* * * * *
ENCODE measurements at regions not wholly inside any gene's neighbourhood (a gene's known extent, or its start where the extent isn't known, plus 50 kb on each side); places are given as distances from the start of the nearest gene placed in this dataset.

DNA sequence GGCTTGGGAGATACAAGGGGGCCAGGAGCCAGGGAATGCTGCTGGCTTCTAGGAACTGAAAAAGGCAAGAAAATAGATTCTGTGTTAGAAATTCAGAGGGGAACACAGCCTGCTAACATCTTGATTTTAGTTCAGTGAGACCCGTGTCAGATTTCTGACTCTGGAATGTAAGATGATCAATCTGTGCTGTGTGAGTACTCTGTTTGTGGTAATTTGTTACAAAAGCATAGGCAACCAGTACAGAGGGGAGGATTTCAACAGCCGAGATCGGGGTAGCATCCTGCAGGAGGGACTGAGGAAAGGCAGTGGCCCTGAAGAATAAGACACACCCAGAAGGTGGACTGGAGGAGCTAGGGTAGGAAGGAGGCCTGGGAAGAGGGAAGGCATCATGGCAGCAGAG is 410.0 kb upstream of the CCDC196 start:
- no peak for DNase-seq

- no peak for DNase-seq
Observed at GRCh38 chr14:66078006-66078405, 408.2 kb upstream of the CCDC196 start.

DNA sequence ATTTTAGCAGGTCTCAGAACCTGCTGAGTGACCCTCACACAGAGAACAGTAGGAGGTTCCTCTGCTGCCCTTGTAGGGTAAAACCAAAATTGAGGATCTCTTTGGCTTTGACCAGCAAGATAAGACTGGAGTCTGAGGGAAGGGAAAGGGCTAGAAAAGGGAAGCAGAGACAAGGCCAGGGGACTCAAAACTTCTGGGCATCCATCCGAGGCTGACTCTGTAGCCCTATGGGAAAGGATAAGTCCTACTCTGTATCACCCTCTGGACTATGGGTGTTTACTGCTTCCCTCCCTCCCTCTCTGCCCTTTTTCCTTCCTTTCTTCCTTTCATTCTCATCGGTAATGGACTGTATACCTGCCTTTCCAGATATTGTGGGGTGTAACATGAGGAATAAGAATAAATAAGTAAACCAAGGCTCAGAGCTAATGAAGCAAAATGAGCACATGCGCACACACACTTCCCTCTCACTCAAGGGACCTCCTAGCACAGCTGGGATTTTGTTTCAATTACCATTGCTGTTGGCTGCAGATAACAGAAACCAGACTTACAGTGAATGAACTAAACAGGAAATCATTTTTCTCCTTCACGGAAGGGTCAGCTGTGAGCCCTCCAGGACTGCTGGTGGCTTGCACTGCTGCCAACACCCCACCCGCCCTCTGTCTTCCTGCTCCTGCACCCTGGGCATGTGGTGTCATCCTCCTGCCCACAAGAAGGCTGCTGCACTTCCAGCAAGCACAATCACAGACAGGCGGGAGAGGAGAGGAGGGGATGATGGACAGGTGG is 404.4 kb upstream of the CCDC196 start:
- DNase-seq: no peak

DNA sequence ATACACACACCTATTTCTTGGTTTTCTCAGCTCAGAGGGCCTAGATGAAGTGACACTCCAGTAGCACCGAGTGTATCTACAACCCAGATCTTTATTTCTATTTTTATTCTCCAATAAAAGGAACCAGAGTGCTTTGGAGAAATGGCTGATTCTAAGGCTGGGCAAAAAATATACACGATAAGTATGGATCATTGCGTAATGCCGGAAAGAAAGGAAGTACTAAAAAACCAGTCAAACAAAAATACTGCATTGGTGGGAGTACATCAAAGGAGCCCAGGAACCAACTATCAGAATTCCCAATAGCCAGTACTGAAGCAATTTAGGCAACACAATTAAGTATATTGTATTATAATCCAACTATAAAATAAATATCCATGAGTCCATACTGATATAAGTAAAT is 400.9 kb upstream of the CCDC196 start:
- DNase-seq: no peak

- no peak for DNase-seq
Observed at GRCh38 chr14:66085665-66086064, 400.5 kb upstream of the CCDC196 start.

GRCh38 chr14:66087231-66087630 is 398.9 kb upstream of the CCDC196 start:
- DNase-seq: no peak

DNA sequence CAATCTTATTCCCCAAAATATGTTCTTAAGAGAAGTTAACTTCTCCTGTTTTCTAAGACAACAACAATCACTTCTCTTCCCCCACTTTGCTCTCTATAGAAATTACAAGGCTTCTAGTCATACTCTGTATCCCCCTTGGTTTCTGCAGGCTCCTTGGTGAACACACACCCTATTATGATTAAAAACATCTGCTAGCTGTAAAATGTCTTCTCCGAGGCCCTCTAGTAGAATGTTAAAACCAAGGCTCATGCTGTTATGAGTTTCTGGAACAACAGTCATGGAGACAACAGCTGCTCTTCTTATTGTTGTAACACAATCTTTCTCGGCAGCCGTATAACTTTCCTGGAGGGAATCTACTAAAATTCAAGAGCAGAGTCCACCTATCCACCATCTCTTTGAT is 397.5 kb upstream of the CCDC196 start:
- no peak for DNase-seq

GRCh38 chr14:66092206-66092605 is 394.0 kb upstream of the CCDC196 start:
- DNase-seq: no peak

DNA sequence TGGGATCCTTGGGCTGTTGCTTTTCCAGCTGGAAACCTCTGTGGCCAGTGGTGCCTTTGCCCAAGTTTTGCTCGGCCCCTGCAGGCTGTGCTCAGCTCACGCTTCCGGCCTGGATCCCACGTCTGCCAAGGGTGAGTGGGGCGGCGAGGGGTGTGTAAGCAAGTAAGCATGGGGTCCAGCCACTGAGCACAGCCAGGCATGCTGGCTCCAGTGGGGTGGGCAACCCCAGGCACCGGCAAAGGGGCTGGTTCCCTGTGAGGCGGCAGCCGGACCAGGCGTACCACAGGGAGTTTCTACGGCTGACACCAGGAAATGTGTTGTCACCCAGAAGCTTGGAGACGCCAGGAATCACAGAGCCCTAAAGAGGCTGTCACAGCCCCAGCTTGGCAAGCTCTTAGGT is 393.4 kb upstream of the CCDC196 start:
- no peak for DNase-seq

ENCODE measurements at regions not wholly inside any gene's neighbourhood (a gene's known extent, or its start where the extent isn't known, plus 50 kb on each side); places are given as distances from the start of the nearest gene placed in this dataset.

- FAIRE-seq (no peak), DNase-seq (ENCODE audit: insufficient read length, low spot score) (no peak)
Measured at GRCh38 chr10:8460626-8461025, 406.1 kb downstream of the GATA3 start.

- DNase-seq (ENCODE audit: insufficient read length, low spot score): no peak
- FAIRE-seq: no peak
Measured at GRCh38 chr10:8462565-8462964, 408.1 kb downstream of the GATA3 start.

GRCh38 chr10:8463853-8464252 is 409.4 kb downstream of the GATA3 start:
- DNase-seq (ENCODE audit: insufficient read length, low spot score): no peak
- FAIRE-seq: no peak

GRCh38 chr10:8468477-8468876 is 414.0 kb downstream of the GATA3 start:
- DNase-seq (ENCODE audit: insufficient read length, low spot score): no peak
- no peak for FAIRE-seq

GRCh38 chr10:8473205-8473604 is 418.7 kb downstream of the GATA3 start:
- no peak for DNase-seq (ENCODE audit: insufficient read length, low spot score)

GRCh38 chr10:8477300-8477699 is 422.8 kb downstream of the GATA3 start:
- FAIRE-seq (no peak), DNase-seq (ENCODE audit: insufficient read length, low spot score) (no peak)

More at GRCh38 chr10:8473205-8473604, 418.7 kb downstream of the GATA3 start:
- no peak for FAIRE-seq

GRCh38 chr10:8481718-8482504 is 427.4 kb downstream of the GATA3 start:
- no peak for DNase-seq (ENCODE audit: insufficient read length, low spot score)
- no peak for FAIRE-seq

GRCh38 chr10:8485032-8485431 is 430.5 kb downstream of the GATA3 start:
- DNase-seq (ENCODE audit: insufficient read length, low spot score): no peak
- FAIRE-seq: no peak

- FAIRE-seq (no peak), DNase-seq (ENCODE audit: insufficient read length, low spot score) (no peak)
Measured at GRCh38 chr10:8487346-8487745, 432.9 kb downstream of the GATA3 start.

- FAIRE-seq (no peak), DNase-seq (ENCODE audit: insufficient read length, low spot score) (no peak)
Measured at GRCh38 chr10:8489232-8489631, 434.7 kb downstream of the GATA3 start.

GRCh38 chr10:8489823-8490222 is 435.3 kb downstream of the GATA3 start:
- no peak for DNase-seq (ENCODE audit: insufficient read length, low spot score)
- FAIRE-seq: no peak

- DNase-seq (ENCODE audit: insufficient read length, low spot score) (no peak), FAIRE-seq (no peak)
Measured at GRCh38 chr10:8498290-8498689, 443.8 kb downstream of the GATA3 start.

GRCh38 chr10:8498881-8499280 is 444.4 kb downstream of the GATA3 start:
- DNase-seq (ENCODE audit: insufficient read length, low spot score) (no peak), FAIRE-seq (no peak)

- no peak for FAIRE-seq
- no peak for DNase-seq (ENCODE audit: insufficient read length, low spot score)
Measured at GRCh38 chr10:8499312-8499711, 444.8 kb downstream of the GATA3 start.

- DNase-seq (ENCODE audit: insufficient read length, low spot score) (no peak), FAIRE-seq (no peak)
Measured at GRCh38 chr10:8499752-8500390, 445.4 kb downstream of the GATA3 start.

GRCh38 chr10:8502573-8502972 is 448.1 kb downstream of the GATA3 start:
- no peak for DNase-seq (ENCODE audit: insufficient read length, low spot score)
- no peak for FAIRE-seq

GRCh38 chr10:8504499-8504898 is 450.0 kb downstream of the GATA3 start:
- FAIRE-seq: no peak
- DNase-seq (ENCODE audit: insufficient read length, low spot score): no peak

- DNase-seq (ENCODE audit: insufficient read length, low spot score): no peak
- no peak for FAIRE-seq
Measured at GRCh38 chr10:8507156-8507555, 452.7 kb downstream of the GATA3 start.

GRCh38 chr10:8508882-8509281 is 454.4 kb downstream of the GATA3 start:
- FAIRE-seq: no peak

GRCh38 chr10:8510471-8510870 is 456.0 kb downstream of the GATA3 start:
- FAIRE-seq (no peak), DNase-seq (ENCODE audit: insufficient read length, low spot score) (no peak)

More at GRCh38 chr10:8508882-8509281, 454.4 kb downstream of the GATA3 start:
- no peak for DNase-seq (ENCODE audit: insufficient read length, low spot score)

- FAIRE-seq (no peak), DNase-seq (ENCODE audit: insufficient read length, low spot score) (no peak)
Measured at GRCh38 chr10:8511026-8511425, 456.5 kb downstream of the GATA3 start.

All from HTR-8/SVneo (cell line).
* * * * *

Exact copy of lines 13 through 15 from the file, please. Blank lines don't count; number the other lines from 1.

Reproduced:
- DNase-seq: no peak

DNA sequence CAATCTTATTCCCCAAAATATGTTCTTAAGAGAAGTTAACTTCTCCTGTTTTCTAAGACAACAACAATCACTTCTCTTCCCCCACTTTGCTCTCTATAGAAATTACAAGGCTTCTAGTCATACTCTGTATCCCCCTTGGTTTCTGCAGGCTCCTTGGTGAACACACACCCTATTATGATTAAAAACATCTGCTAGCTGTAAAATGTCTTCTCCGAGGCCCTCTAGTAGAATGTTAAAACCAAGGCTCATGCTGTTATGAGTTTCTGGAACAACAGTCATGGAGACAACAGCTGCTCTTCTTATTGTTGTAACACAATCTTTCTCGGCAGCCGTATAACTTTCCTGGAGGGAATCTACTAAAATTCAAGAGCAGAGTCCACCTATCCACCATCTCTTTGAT is 397.5 kb upstream of the CCDC196 start:
- no peak for DNase-seq